NJ Court Upholds Police Warnings before DWI Breath Tests
A New Jersey appeals court recently issued an important decision in a drunk driving case that could have significant implications for DWI arrests going forward.
A person charged with Refusal to Submit to a Breath Test had challenged the law revolving around police officers warning suspected drunk drivers of the potential legal implications if they failed to submit to a breath test. The driver, Iris Quintero, argued that the standard police warnings were impermissibly vague because they failed to specify the exact penalties a particular driver might be subject to in the event that they refused a breathalyzer test.
Quintero was arrested on suspicion of Driving While Intoxicated (DWI) on Dec. 7, 2012 in Roselle Park, New Jersey. Prior to getting behind the wheel of her car, she reportedly consumed a number of alcohol beverages, including vodka and cranberry juice cocktails. Sometime after starting her vehicle and hitting the road, Quintero blew out a tire. A Roselle Park police officer eventually stopped Quintero’s vehicle and took her to the police station, where she refused to submit to a breath test.
Quintero was subsequently charged with Driving While Intoxicated (DWI) and Refusal to Submit to a Breath Test and eventually had her driver’s license suspended for a period of seven months – the minimum mandatory license revocation period for a conviction on Refusal charges. Quintero appealed the conviction and challenged the Refusal charge because, she argued, she was never told that the minimum mandatory penalty would include a suspension of her license.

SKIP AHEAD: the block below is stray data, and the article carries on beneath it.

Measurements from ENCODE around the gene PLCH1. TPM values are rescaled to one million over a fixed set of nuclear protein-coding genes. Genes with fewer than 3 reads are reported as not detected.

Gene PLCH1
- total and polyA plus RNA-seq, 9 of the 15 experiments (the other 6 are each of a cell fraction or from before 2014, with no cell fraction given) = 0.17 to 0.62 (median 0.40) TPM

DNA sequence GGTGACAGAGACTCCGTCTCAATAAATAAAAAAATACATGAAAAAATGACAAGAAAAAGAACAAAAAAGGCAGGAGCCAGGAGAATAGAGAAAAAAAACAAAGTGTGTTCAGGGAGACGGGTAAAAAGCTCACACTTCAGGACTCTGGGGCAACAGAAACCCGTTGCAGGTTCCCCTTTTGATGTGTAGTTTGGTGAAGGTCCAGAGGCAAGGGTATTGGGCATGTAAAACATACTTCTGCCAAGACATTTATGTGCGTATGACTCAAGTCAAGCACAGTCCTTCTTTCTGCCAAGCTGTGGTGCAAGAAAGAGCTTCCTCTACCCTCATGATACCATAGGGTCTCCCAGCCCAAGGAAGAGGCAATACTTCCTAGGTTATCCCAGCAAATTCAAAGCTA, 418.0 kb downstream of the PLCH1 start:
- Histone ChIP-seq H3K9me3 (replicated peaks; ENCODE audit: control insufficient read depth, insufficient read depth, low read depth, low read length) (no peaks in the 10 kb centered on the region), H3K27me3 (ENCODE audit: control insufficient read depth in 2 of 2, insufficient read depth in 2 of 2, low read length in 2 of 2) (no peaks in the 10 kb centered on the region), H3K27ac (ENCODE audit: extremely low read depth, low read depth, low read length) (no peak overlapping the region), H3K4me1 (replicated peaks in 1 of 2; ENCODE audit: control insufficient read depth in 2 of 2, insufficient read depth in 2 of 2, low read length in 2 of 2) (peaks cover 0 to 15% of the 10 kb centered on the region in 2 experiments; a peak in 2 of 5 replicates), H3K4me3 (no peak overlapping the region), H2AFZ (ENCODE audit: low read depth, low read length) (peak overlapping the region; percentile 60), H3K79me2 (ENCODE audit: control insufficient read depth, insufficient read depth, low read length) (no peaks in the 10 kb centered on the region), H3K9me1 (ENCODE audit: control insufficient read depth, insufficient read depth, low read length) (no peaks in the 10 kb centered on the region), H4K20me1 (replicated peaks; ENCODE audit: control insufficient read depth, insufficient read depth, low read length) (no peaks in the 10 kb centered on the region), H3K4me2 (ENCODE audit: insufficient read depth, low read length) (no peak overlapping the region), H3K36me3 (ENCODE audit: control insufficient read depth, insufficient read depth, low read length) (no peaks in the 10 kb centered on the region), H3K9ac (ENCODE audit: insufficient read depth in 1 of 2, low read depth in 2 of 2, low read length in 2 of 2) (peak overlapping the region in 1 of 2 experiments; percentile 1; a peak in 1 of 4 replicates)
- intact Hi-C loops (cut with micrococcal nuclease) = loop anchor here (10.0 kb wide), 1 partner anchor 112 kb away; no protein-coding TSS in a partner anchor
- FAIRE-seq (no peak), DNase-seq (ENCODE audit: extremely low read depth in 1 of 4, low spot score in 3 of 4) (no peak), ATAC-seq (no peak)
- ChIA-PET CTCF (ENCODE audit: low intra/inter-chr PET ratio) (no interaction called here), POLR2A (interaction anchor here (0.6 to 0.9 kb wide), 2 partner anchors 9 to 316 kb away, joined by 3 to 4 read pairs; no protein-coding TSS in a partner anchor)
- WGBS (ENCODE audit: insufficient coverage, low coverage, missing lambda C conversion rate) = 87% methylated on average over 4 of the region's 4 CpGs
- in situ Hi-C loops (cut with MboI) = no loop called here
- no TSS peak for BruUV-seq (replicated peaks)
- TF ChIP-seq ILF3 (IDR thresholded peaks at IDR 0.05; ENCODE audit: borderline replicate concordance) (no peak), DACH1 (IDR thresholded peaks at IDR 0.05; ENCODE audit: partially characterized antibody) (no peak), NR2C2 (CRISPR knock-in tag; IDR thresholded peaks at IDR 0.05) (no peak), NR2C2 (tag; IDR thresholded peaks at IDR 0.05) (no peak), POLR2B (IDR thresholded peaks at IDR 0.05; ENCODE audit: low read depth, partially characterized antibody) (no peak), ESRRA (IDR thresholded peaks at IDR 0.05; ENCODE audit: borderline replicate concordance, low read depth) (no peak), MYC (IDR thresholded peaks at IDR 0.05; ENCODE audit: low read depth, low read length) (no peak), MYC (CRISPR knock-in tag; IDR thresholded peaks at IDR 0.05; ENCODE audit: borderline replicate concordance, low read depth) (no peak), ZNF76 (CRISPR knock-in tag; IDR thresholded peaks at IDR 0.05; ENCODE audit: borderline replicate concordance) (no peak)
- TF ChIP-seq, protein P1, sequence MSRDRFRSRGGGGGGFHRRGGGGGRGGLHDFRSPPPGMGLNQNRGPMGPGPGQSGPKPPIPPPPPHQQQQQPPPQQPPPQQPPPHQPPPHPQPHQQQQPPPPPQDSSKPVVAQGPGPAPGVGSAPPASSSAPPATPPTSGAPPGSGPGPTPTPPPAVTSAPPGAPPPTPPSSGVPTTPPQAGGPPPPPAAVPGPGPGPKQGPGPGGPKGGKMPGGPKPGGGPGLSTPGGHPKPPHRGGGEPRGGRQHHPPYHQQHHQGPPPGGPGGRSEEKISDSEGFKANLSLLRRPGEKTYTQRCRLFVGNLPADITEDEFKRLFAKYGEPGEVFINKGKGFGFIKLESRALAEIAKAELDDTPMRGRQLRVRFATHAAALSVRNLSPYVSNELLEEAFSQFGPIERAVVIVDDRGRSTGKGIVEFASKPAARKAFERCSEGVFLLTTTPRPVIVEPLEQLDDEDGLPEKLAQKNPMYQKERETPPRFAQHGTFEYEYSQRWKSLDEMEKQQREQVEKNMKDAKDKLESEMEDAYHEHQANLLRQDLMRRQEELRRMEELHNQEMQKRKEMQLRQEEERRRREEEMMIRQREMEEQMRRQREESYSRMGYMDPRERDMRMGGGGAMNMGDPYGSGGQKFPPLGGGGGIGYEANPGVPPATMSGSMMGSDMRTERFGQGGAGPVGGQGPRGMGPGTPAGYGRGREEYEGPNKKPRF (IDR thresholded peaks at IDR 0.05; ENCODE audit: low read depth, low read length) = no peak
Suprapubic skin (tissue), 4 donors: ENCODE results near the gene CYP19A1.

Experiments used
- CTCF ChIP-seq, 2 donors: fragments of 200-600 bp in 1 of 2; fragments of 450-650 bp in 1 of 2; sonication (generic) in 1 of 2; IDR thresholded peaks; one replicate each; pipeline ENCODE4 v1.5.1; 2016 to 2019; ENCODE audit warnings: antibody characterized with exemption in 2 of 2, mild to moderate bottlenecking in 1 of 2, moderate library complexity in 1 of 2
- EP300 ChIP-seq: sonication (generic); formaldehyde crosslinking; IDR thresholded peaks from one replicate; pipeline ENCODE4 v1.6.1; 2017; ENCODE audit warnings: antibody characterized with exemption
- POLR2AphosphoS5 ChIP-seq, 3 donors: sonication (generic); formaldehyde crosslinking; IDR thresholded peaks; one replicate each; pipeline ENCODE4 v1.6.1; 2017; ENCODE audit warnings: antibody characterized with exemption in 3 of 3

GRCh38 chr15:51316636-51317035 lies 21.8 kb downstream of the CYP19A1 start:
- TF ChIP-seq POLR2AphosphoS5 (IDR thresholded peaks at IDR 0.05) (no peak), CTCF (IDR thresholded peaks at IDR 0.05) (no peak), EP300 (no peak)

The three-judge panel on the NJ Appellate Division court ruled in the case, State v. Quintero, and ultimately decided that the police warnings were sufficient and permissible under the law. New Jersey Appellate Division Judge Richard Hoffman wrote the ruling on behalf of the court and stated that the panel determined that the standard warning used by NJ police officers “is not defective for failing to inform drivers of the mandatory minimum penalties for refusal.” Instead, wrote Hoffman, the police warning “provides sufficient information for drivers to make an objectively reasonable choice on whether to submit to a breath test.”
For more information about this important DWI case, read the New Jersey Law Journal article, “NJ Court Rejects Challenge to Breath-Test Refusal Warnings.”
If you or a loved one has been charged with Driving While Intoxicated (DWI), Driving Under the Influence (DUI), or Refusal to Submit to a Breath Test in New Jersey, you need to talk to a qualified criminal defense lawyer. The experienced South Jersey criminal defense attorneys at the Law Offices of John W. Tumelty will help you fight your DWI charges and avoid suspension of your driver’s license. Contact us today to schedule a free consultation about your case.